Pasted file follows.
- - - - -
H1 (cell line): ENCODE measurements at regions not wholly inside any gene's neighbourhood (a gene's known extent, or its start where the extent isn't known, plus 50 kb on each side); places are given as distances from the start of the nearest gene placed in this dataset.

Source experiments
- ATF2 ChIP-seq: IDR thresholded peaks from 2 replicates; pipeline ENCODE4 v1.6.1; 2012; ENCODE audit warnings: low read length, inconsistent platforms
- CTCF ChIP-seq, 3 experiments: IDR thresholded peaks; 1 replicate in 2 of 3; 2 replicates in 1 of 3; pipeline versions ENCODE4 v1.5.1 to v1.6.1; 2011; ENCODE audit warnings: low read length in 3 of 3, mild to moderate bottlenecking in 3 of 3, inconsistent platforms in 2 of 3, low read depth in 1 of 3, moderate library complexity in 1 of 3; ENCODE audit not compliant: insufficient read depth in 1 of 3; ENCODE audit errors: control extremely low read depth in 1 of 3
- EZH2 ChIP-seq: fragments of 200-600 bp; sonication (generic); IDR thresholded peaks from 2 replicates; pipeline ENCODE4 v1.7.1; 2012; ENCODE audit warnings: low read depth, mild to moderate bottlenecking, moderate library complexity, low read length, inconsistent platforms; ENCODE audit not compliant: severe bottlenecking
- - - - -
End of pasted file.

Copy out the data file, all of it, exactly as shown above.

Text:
H1 (cell line): ENCODE measurements at regions not wholly inside any gene's neighbourhood (a gene's known extent, or its start where the extent isn't known, plus 50 kb on each side); places are given as distances from the start of the nearest gene placed in this dataset.

Source experiments
- ATF2 ChIP-seq: IDR thresholded peaks from 2 replicates; pipeline ENCODE4 v1.6.1; 2012; ENCODE audit warnings: low read length, inconsistent platforms
- CTCF ChIP-seq, 3 experiments: IDR thresholded peaks; 1 replicate in 2 of 3; 2 replicates in 1 of 3; pipeline versions ENCODE4 v1.5.1 to v1.6.1; 2011; ENCODE audit warnings: low read length in 3 of 3, mild to moderate bottlenecking in 3 of 3, inconsistent platforms in 2 of 3, low read depth in 1 of 3, moderate library complexity in 1 of 3; ENCODE audit not compliant: insufficient read depth in 1 of 3; ENCODE audit errors: control extremely low read depth in 1 of 3
- EZH2 ChIP-seq: fragments of 200-600 bp; sonication (generic); IDR thresholded peaks from 2 replicates; pipeline ENCODE4 v1.7.1; 2012; ENCODE audit warnings: low read depth, mild to moderate bottlenecking, moderate library complexity, low read length, inconsistent platforms; ENCODE audit not compliant: severe bottlenecking